Friday, January 24, 2014

Stranded Indoors and Bored? Beggar My Neighbor!

Oh, but it's cold and snowy in many parts of the country!  Here, we're back to our usual bleak, gray winter days, when it seems the sun is never going to shine again.  Winter in nineteenth century England could be as dreary, keeping ladies and gentlemen indoors for days at a time.  While some braved the cold to make calls, others languished at home with family members.  One of the ways to pass the time was playing cards and parlor games.  We've talked about whist and consequences. But there was another, rather all-or-nothing card game that could get, well, a bit tense, if you had the wrong frame of mind.

Beggar My Neighbor.

According to expert Barry Rigal, author of Card Games for Dummies, Second Edition, the game could also be called Beat Your Neighbor Out of Doors and Strip Jack Naked.  Sounds friendly, doesn't it?  This was a game played at a "round table" as opposed to the four-sided whist table for more serious players.  Up to six people could join the game.  One player dealt the cards as evenly as possible among the group.  The other players didn't take up a hand, but squared up his or her cards, face down, on the table.

The player at the left of the dealer turned over the top card on the individual pile.  If it was a numbered card, play would continue on to the next player.  If it was a face card or an ace, the next player had to turn over a certain number of cards--four for an ace, three for a king, two for a queen, and one for a jack.  If none of those cards was a face card or ace, the first player took away all the cards facing up.  If one of them was a face card, the play progressed to the next player, who had to do the same thing.  The player who ended up with all the cards won.

As you can imagine, play could get a little boisterous.  If you've ever played the modern game of Uno with cutthroat intensity, you will understand.  Me, I advocate Patience.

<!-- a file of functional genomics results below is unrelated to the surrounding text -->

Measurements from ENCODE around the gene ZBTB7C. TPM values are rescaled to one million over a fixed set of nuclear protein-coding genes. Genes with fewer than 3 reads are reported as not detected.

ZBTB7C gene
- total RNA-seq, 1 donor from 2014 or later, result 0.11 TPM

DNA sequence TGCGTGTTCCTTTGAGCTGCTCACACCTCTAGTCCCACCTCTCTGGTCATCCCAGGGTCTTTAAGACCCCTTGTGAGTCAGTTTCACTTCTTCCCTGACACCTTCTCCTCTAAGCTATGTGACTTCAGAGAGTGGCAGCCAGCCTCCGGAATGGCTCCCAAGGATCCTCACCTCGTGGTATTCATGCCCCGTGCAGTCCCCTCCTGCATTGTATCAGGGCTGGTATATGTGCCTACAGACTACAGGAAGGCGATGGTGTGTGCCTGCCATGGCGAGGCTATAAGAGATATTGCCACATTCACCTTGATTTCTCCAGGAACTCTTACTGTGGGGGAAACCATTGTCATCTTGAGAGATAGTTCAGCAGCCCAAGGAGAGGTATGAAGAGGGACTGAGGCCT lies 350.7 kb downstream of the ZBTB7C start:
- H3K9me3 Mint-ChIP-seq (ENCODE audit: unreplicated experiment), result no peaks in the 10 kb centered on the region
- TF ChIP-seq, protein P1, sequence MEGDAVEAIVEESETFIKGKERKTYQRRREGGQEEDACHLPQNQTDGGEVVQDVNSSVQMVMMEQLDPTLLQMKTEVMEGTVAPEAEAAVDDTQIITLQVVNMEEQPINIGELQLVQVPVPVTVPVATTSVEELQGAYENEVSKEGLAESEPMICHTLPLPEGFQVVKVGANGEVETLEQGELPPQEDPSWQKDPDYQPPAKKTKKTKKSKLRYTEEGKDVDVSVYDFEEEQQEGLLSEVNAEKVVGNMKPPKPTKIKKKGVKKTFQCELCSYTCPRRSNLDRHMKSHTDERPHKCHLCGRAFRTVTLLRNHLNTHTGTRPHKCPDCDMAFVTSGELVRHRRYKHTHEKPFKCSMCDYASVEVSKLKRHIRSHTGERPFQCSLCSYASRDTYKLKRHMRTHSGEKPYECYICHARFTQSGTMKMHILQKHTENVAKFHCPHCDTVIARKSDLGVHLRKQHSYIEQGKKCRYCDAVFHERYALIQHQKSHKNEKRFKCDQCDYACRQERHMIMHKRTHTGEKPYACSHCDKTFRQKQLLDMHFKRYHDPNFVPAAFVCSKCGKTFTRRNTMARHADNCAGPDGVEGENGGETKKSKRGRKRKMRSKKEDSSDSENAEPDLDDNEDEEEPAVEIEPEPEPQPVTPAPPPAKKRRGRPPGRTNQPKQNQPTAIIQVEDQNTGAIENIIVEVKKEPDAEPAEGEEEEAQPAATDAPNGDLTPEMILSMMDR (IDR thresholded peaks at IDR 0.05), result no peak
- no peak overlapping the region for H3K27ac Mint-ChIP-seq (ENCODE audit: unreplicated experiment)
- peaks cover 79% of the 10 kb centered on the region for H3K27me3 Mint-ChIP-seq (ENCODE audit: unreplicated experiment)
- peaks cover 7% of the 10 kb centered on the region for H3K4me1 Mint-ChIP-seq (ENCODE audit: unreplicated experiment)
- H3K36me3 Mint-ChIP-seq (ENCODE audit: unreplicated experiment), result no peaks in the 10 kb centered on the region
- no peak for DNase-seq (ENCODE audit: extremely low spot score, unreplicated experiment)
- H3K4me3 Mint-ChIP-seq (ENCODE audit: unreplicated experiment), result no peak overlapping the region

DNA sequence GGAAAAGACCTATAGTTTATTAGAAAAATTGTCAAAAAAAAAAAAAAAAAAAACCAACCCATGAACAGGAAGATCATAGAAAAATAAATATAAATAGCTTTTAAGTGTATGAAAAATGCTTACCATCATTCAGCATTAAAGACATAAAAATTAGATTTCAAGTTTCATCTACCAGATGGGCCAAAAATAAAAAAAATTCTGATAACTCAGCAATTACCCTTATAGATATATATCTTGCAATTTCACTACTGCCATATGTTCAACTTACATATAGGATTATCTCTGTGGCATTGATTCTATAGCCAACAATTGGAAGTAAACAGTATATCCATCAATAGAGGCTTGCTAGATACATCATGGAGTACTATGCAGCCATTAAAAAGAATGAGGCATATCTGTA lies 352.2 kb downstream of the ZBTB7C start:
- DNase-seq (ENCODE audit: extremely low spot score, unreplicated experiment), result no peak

The game.  Patience was another name for solitaire in nineteenth century England.  When it comes to Beggar My Neighbor, I'm an all-or-nothing kind of gal.

And if you are looking for something interesting to do in the cold, allow me to draw your attention to the new gadget to the upper left on the blog.  I was under the impression that "followers" to the blog received our posts via e-mail.  I have lately been informed that such is not the case.  Therefore, Marissa and I have added an e-mail subscription option to the blog.  Put your e-mail address in the box, and Feedburner will send you all our posts from NineteenTeen.  I've signed up myself, just to see how it all works.  I do not believe we have access to your e-mail address or any other information about you, but I will let you know if I discover otherwise.  Given that it's taken me nearly seven years to figure out that we don't have an e-mail subscription, I can say with confidence that your e-mail addresses will be safe from me for some time to come.  :

Now where are those cards?


Helena said...

I've always called solitaire Patience! We used ti play this game or one very like it, and I think we called it Strip Jack Naked (one of the names you mention). It's a good game to play when you have a mix of ages and abilities (as in a family!).

Regina Scott said...

Now that's cool, Helena! I bet it is a good game to play with family. My sons used to play "full-contact" Spoons. They'd hide the spoons all over the house, and when someone was ready to choose one, they'd throw back the chairs and dive down the hallway in search of one, sometimes wrestling each other along the way. I have a patched hole in my wall to prove it. :-)